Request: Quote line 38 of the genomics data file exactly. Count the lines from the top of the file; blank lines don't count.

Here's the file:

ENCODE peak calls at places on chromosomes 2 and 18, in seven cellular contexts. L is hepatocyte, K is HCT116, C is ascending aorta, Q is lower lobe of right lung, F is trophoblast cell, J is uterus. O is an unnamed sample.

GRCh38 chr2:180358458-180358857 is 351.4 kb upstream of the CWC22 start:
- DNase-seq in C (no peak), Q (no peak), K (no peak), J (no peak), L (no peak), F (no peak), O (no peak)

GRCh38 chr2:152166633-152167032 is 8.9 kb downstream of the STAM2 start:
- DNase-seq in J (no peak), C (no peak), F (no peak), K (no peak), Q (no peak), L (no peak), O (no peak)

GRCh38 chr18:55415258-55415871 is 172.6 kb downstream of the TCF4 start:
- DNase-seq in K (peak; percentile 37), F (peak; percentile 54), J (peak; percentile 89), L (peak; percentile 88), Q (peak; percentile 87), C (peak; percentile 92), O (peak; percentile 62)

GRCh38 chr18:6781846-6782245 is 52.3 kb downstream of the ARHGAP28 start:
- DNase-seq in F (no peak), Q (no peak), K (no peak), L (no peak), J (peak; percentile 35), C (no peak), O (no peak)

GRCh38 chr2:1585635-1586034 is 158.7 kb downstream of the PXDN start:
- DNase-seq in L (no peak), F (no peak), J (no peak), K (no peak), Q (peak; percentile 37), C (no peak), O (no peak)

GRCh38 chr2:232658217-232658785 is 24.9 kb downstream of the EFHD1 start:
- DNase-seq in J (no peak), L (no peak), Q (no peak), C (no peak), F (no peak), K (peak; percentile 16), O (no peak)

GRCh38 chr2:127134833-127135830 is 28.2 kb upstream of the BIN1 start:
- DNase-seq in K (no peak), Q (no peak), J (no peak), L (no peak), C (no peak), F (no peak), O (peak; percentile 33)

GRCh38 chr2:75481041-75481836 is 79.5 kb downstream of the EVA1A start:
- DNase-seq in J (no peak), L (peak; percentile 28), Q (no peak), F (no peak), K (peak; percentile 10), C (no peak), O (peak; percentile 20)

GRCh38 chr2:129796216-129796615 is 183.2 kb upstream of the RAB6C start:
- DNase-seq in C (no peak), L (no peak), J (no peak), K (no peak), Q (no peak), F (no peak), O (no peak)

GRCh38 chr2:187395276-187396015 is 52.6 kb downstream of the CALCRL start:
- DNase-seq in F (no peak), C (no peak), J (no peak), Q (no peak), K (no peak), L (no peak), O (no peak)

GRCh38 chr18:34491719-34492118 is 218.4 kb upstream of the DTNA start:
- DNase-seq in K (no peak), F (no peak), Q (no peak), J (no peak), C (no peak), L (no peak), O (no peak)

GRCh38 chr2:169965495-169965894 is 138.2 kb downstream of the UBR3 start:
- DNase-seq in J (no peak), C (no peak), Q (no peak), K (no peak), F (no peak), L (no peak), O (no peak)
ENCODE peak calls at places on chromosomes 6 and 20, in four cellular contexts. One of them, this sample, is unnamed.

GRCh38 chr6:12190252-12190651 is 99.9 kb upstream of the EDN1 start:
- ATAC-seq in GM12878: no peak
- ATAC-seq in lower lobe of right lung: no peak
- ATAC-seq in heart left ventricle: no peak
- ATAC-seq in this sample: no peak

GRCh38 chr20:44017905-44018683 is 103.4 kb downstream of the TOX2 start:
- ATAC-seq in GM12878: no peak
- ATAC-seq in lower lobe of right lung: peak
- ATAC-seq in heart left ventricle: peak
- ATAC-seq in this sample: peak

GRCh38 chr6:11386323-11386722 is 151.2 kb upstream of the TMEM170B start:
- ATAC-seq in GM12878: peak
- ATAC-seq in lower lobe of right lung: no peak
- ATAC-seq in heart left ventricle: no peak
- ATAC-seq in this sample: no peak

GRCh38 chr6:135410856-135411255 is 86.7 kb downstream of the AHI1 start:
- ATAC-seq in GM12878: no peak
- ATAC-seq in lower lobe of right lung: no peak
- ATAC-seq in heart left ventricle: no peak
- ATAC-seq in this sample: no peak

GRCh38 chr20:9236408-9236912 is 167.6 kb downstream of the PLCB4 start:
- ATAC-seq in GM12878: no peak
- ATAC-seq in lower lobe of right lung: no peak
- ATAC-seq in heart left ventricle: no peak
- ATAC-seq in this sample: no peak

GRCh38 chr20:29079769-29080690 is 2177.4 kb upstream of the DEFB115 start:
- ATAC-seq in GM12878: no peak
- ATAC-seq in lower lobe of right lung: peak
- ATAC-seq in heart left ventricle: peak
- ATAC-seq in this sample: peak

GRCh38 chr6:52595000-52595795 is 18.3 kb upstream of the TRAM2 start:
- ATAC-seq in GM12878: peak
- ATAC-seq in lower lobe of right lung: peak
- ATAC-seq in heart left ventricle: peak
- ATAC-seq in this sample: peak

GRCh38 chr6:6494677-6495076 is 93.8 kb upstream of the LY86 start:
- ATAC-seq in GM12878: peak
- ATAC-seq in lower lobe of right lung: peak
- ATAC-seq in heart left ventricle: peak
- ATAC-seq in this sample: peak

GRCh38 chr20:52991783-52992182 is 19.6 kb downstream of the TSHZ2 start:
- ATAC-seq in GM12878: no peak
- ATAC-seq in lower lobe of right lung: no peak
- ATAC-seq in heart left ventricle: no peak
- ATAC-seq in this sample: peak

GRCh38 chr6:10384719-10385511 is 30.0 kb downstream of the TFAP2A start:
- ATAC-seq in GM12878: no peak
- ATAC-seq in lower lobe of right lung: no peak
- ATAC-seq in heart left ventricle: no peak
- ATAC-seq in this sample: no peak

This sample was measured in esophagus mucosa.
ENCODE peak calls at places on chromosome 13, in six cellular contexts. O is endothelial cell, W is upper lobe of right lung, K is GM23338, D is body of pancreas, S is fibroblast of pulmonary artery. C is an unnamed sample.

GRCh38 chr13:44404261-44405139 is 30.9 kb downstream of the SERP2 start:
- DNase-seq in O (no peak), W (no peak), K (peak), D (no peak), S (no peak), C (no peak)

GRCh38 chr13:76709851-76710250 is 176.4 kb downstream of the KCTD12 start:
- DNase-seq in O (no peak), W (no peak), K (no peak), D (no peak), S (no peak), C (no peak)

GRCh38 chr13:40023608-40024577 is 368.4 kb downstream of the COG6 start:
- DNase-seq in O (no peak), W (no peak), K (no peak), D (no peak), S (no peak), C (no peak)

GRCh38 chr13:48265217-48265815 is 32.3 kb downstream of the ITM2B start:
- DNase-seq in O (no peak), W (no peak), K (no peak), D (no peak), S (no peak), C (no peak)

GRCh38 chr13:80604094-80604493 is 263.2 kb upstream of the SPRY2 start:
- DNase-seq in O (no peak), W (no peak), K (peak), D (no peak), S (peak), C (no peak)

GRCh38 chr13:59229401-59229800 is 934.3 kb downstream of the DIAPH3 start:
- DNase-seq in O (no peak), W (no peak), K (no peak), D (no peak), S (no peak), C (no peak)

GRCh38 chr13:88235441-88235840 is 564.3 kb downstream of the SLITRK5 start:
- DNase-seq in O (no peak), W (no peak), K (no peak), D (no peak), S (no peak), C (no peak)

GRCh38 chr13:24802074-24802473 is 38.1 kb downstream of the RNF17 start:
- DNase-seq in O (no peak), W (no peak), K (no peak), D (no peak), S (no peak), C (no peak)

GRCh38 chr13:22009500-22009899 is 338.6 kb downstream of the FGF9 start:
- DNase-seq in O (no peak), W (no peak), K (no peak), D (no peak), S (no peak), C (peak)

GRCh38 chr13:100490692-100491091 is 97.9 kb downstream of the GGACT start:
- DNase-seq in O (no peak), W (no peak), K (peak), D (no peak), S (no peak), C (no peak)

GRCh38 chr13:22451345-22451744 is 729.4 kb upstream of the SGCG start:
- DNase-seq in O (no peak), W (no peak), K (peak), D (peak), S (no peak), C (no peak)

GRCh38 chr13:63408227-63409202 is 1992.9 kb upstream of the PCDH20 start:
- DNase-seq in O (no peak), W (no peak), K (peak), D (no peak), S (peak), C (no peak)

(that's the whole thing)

- ATAC-seq in GM12878: peak